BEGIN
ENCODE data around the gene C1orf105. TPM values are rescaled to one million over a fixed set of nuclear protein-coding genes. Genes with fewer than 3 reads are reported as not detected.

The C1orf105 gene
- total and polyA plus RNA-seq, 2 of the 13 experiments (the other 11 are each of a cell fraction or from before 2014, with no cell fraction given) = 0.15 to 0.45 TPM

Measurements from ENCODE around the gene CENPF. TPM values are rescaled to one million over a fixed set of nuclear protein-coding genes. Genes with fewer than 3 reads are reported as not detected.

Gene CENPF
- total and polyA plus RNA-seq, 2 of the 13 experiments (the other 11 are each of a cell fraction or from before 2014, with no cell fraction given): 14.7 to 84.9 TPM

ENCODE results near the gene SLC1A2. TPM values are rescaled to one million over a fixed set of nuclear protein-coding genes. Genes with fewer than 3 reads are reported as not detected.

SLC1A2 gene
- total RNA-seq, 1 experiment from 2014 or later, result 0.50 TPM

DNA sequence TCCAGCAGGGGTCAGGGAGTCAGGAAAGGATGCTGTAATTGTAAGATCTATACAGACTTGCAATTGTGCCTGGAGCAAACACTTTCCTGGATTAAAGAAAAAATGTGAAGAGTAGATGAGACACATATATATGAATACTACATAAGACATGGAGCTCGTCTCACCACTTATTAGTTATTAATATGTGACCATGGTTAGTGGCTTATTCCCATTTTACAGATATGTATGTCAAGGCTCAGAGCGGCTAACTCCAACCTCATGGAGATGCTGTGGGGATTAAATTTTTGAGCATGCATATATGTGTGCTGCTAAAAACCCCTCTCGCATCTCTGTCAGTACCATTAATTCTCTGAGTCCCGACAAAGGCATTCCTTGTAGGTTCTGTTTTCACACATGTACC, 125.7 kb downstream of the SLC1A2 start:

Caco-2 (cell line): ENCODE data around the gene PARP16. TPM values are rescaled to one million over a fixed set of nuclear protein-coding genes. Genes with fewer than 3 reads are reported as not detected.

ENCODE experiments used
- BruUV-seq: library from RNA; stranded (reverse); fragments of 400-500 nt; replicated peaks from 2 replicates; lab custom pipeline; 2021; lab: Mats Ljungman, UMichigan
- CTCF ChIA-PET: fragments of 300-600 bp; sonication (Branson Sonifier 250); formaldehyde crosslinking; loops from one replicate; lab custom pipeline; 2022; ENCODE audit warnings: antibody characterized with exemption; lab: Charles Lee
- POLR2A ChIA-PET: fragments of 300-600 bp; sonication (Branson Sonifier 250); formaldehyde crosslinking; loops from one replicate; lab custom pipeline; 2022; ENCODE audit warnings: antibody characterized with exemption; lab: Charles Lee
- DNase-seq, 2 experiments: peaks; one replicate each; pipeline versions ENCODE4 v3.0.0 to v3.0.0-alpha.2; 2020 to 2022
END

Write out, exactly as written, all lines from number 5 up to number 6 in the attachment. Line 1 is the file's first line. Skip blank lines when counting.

Gene CENPF
- total and polyA plus RNA-seq, 2 of the 13 experiments (the other 11 are each of a cell fraction or from before 2014, with no cell fraction given): 14.7 to 84.9 TPM